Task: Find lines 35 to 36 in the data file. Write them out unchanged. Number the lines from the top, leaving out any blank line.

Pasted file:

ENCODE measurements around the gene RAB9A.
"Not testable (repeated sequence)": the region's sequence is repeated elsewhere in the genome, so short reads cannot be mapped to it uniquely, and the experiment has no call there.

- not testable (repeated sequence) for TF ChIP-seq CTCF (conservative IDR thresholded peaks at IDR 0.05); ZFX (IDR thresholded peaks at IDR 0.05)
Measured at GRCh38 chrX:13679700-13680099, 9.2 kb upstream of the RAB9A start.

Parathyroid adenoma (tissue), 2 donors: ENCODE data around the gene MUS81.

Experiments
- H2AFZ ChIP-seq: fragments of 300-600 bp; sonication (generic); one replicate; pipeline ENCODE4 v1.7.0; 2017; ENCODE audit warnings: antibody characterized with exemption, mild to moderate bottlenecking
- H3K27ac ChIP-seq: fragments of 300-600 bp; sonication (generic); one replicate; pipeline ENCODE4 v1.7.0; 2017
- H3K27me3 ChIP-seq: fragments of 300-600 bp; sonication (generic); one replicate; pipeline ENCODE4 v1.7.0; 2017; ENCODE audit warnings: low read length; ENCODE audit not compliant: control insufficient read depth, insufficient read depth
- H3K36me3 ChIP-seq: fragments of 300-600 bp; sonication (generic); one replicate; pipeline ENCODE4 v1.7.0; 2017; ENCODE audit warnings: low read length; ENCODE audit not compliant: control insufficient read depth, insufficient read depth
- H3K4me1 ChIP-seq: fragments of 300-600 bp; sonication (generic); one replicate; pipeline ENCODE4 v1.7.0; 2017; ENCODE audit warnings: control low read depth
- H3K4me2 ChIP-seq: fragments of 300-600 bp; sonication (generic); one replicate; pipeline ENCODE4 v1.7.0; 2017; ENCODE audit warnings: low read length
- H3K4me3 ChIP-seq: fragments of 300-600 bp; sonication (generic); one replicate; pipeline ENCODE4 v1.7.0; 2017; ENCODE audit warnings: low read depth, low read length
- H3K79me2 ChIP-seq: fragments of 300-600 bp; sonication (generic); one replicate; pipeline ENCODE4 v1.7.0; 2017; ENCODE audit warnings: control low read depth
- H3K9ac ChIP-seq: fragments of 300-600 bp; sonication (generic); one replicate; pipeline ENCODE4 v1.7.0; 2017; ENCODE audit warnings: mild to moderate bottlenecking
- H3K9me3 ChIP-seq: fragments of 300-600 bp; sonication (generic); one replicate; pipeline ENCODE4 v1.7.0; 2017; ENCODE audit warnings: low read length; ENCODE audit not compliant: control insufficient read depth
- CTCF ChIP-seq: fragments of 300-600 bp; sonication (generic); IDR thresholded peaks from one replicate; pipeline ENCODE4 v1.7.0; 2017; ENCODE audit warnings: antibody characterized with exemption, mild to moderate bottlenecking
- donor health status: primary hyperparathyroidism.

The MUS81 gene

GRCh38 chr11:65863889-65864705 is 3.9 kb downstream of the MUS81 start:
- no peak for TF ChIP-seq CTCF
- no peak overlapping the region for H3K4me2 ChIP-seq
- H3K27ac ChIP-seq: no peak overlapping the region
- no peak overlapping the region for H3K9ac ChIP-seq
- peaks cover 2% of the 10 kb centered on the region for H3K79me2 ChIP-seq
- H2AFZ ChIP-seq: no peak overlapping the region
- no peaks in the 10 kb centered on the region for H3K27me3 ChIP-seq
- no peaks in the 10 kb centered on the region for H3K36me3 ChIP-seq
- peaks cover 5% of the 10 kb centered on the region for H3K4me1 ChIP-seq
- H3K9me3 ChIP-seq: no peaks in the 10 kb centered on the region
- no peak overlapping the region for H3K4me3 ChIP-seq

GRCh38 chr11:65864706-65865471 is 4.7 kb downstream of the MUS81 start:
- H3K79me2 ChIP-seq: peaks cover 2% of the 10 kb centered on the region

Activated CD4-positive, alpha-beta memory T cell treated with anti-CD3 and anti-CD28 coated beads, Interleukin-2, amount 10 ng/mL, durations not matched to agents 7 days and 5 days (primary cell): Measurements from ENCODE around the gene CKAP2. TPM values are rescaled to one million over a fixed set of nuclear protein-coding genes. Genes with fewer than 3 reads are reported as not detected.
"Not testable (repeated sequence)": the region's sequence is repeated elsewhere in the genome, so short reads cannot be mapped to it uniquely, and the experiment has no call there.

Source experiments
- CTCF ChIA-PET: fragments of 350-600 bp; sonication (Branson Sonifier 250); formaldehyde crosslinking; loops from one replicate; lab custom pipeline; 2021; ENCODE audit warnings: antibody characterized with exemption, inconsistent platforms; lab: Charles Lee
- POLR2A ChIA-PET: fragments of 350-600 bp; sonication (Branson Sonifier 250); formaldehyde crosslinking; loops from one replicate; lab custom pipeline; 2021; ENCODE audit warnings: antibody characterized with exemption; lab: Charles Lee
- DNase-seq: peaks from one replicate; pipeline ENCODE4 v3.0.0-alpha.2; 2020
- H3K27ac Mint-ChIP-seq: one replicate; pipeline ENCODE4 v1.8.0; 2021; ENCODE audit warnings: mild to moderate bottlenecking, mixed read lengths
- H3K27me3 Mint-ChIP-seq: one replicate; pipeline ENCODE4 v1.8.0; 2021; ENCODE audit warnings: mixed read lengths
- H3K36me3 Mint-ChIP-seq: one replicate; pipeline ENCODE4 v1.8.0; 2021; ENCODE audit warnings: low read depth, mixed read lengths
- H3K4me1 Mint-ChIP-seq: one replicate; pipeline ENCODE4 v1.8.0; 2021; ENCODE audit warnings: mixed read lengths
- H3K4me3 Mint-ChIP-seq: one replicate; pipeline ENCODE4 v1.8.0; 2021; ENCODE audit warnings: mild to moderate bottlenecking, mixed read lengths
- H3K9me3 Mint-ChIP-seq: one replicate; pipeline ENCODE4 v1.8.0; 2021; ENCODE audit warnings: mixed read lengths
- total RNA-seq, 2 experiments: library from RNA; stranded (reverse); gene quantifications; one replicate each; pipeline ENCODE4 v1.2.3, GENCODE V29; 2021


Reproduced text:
"Not testable (repeated sequence)": the region's sequence is repeated elsewhere in the genome, so short reads cannot be mapped to it uniquely, and the experiment has no call there.

Source experiments